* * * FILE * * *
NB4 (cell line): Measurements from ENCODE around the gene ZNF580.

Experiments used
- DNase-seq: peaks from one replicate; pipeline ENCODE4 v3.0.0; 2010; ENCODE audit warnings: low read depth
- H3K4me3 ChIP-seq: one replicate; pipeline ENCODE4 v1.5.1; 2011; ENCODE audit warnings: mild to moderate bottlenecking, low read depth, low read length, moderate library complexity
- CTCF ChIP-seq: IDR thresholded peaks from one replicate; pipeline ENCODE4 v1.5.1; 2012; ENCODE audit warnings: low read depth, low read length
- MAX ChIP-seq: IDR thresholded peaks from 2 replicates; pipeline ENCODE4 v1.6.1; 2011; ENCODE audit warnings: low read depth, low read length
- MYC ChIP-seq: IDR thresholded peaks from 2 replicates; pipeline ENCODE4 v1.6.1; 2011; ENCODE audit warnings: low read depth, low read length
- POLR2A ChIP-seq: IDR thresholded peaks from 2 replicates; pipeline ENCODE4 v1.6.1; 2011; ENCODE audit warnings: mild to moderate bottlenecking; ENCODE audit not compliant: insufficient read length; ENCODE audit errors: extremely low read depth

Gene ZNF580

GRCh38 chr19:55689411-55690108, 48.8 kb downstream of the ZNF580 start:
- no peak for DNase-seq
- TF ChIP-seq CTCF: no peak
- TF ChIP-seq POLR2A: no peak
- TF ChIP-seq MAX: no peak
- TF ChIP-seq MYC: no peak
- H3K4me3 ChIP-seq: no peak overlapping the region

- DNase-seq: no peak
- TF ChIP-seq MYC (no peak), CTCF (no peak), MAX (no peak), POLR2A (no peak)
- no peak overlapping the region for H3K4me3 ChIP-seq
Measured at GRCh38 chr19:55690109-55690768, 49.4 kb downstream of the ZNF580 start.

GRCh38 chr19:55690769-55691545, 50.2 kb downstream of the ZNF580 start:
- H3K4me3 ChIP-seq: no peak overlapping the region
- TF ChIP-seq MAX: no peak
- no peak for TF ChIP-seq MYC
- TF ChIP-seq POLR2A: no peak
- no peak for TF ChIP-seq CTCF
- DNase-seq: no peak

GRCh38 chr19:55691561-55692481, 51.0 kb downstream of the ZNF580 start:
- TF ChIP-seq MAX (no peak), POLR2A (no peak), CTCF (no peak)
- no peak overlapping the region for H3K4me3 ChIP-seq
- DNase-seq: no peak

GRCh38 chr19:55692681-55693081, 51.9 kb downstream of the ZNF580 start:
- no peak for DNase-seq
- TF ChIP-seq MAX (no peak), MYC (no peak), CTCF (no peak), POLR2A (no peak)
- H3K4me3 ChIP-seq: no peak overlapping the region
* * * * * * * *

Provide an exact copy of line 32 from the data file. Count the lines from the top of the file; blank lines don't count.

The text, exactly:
GRCh38 chr19:55692681-55693081, 51.9 kb downstream of the ZNF580 start: